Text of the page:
In order to forward data packets it is necessary to allow it from the eth0 and tun0 interfaces:
Fig. 11.: Eth0 IP forward.
Fig. 12.: tun0 IP forward.
From firewall point of view it is also necessary to allow the packet forwarding (by default it is allowed).
Step 3: No gateway set on XM: SNAT Setting
Now it should be possible to connect to the PLC but it is necessary to setup the XM22 Gateway: It must be set to the ctrlX CORE IP address, in this case being the XM address 192.168.1.25, it must be set to 192.168.1.1.
Otherwise the connection would be dropped by the PLC.
In order to avoid this configuration for the PLC or the others devices on the machine network it is possible to setup a simple SNAT routing rule. Assuming again that the ctrlX CORE address from the machine point of view is 192.168.1.1 here is the configuration adopted.
Fig. 13.: NAT Settings.
Now that anything is ok we restart the ctrlx.
Step 4: XM21 access
Connect your PC to the OpenVPN serve with his own certificate.
Now it is all set up!! Pointing with the browser to http://192.168.1.25 the XM22 WebAssistant page should be reachable!
Fig. 14.: WebAssistant
Now Even Indraworks should be able to program the XM22 passing trough ctrlX.
Fig. 15.: XM22 programming
Step 5: Multiple machines access: DNAT Setting
This part has been developed by TheCodeCaptain. We've attached also the Firewall postman collection (just rename it .json).
Well well well, if you got to make it run till here then you should be proud of yourself. Once you're able to connect to a machine than maybe you would like to connect to many machine whch are deployed in the world. With the method above alone any machine must have a different subnet otherwise we would not be able to connect with it. EG 192.168.2.x, 192.168.3.x ... To avoid this problem we have three ways:
1 Use an OpenVPN server for each machine
2 Any machine has a different ip addess (not really cool)
3 Use DNAT.
The option 1 is definitely really clear, the second also. The option number 3 is what is interesting to us now but we need to go back to step 1a. We have to create another client .ovpn and then replicate all the rules inserted in 1a containing 192.168.1.0 with the address 192.168.5.0 instead. Obviously also the new "ifconfig-push" addess should be different (otherwise we wuold have two VPN clients with the same address). The eth0 interface and the XM22 interface addresses are still 192.168.1.1 and 192.168.1.25. We're not going to change them.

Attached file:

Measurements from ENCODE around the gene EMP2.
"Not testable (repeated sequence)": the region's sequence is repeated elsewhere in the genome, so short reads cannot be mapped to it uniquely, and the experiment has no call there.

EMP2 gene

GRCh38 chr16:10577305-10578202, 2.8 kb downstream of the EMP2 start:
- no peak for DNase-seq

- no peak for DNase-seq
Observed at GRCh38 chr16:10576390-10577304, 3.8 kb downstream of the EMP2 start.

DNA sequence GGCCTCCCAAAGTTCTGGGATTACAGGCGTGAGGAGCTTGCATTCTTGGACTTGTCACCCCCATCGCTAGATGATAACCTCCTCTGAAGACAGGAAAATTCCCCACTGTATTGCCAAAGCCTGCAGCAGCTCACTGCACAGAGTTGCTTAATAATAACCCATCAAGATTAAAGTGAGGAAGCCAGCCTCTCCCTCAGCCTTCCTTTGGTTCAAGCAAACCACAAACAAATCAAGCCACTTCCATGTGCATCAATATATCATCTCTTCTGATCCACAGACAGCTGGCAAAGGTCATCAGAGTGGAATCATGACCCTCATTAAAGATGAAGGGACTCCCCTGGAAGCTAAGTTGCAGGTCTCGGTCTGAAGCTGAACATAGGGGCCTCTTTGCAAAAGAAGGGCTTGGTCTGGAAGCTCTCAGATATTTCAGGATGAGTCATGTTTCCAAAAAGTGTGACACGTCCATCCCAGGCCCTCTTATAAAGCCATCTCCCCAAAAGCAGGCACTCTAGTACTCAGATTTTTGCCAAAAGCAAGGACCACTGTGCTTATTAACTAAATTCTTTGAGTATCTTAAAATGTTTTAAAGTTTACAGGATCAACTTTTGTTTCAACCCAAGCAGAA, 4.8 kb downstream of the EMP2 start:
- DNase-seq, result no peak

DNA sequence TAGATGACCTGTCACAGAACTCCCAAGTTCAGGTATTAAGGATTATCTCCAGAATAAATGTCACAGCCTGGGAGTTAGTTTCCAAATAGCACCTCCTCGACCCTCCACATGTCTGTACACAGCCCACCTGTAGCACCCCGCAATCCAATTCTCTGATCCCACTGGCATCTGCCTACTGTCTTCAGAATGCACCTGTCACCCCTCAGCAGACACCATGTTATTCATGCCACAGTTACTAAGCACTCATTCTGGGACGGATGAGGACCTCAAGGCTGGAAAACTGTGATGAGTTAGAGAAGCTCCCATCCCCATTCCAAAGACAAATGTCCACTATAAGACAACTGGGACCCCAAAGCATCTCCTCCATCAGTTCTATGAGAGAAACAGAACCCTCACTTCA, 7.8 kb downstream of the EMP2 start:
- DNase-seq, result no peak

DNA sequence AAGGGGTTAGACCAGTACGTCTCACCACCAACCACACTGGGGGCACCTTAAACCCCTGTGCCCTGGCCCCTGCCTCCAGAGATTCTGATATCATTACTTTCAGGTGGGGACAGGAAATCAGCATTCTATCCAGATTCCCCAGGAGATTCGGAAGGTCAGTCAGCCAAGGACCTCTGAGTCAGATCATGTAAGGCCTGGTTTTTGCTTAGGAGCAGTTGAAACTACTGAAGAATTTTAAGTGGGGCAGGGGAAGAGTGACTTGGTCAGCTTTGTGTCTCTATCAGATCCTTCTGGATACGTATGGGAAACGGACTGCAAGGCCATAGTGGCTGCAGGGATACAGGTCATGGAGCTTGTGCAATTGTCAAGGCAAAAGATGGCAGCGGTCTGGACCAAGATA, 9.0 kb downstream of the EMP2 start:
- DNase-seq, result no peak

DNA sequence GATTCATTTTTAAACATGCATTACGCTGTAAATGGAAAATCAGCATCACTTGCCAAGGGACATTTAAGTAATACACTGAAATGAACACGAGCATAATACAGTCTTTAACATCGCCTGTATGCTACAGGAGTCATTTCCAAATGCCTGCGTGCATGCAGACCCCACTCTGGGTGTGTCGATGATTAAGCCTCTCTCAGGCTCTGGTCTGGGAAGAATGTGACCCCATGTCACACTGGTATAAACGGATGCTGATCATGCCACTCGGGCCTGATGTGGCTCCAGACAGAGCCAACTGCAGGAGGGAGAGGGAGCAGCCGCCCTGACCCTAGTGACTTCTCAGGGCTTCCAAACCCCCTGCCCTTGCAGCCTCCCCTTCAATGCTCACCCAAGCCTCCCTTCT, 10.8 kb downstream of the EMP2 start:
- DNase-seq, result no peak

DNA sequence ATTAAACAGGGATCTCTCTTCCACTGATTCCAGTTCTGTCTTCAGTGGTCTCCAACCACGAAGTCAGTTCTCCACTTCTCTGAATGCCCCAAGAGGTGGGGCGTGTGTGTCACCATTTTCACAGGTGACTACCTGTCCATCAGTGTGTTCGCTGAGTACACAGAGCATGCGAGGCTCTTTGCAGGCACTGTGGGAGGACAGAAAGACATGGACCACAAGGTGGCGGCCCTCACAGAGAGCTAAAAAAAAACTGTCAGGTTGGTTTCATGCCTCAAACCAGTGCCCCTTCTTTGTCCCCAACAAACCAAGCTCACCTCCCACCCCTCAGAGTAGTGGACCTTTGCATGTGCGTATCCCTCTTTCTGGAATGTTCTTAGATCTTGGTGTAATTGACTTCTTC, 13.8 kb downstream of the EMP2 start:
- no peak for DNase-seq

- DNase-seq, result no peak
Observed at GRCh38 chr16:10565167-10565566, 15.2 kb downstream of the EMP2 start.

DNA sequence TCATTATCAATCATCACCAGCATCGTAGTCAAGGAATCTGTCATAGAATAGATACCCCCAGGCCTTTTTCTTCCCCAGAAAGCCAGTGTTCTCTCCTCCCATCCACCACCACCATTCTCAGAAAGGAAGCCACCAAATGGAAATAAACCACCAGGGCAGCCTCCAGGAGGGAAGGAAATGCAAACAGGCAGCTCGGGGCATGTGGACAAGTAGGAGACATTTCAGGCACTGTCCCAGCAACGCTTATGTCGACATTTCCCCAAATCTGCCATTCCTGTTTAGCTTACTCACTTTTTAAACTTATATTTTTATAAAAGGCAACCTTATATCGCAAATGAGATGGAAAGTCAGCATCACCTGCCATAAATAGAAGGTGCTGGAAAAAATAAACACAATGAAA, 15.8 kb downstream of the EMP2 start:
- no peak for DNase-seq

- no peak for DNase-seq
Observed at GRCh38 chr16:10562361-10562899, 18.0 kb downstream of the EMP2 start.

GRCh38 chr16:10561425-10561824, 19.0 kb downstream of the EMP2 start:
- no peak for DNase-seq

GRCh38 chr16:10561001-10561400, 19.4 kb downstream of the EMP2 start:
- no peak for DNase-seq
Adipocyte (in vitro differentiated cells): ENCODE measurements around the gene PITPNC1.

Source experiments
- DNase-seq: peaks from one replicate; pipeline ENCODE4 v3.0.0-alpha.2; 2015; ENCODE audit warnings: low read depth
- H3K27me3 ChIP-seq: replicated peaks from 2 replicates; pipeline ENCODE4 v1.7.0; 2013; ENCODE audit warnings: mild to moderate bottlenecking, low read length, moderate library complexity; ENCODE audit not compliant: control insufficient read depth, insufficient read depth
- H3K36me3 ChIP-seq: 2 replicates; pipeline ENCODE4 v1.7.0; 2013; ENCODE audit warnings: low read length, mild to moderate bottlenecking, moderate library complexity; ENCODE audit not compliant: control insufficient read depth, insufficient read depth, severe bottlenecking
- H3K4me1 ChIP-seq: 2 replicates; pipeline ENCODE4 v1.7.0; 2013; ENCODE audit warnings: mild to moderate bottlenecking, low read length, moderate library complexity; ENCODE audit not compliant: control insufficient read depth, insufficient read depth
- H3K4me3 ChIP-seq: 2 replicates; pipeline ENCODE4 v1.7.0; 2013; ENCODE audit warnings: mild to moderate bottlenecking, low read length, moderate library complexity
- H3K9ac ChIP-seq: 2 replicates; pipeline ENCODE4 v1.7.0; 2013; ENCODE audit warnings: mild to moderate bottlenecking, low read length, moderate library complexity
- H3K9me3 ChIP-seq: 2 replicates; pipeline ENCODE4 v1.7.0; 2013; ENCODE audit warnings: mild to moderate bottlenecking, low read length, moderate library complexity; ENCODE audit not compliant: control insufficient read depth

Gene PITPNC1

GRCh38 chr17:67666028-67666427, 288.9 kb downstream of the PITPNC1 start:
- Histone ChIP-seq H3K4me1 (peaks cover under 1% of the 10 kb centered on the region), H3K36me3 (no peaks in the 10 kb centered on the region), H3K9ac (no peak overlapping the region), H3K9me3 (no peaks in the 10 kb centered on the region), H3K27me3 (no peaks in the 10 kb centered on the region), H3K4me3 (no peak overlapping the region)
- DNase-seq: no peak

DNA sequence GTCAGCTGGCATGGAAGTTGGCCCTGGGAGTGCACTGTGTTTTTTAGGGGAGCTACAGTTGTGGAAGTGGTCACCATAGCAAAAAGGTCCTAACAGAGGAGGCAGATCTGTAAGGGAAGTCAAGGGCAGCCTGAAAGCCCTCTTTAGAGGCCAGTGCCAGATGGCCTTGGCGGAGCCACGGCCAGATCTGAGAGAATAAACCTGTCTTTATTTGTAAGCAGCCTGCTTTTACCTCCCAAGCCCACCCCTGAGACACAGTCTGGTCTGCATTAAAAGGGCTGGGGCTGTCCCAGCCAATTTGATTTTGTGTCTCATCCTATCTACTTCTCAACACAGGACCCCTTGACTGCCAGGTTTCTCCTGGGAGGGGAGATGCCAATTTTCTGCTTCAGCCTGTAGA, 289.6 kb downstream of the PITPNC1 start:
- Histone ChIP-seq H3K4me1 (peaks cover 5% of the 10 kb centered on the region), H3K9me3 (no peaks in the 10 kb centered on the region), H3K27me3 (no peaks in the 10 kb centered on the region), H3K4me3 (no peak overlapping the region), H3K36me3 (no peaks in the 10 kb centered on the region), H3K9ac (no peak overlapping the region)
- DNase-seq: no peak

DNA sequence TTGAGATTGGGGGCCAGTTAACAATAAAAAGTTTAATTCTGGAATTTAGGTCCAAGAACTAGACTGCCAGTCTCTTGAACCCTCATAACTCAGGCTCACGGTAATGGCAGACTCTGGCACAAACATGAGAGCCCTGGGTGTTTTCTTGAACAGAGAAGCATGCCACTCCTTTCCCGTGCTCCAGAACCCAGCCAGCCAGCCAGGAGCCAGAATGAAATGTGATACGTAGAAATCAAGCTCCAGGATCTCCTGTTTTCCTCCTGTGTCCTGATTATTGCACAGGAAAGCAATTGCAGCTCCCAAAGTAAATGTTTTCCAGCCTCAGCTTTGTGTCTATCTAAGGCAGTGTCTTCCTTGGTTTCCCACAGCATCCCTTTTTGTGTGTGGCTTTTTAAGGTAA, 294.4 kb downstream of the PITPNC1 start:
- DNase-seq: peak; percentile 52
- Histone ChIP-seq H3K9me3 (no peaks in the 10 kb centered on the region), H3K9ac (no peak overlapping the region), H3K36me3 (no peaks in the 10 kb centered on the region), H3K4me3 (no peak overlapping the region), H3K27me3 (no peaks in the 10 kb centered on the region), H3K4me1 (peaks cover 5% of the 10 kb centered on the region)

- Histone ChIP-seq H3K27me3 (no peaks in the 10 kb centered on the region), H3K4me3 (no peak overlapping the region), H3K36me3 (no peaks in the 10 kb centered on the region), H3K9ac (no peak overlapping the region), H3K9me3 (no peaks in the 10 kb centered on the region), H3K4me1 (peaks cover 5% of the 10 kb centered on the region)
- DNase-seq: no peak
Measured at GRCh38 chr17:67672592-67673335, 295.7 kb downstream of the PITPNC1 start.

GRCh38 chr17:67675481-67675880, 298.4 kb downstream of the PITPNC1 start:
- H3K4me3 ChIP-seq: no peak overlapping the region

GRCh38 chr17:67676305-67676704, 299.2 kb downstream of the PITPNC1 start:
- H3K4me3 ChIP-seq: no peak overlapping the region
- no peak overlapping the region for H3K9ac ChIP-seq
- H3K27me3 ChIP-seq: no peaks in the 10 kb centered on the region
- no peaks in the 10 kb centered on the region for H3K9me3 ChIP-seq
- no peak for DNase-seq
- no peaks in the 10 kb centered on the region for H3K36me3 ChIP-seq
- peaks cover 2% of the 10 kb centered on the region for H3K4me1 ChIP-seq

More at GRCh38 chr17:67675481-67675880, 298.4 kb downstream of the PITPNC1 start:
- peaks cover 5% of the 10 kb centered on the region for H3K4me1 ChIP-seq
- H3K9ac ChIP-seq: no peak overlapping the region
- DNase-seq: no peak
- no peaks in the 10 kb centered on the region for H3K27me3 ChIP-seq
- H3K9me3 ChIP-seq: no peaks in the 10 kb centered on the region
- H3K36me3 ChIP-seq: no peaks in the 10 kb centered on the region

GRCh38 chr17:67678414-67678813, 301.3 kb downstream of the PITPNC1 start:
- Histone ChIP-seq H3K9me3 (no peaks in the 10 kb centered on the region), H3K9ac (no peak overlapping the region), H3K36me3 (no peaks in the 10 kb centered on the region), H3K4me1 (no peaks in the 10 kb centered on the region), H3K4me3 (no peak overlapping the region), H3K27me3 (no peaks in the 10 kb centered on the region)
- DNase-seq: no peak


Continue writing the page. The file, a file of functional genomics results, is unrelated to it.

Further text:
Fig. 16.: Route reminder
Fig. 17.: iRoute reminder
Reboot the server and reconnect all, now if we try to reach the 192.168.5.x address the VPN server tries to send us to the new VPN client but the the connection is not succesfull because ctrlX has no device in such subnet. What we need now is a DNAT.
We want to translate 192.168.5.X to 192.168.1.X inside ctrlX core. We need a rule for any device in the LAN we want to reach! To insert a rule the Firewall part we need to use is remarked in figures18-19. An example of Dnat ruels is then exposed by figure 20. The postman collection contains already a script to create a DNAT rule for any device in the subnet.
Fig. 18.: Firewall overview
Fig. 19.:Dnat location
Fig. 20.:Dnat rule(S)
The packets we exchange are something wery close to what is represented in the picture below:
Fig. 21.: Data Packet
The image is just indicative, what is important to us is that our packet has:
- A destination address (where the packet should arrive)
- A source address (who is sending the packet)
- A Payload ( the data exchanged)
The packet takes 3 main steps to get to destination and 3 also to get back.
Fig. 22.: ctrlX core Firewall structure
Setting the routing rules on our PC in step 3 we're able to send packets destined for 192.168.1.25 to ctrlX core. Here is where the trick is starting.
Once the packets are inside the ctrlX core we can do many things, first of all we could change the destination IP applying a Destination NAT (Number 1 in Fig.8 ) here is where the Destination IP translation happens, the packets destinated to 192.168.5.x are translated and redirected to 192.168.1.x. How? the DNAT part changes in the packet the destination address setting up his corrispective in the ctrlX LAN. We also must be shure that the packets are not being filtered!! To do that the step number 1 of the guide is mandatory, also it is good to check inside the "Forward FIlter" part of the firewall that there are no other rules that may block the packets. The last part is the most important, before to exit from ctrlX the packets are passing trough a SNAT (Source SNAT: number 3 in Fig.8 ). In this last step the source address of the packet that, till now, is something like 10.8.0.x is then converted in 192.168.1.1 which is the ctrlX core address of the interfaces that is connected to the XM22. Why that? because once the XM22 receives the packet and answers it already knows that the one who sent him the packt was the ctrlX and answers directly to him (otherwise we would have to set the gatway address). The rules to setup this last part are explained in step 2.
The packets that have to come back from the xm22 to the pc are automatically translated by ctrlX itself on they way back.
This tutorial does not have the aim to explain all routing capabilities the ctrlX can offer. We're just using a subset of features useful to obtain our goal. To fully understand what is behind the ctrlX firewall and routing configuration a basic knowledge on computer networks and firewall rules is necessary. Starting from iptables and NFT tables.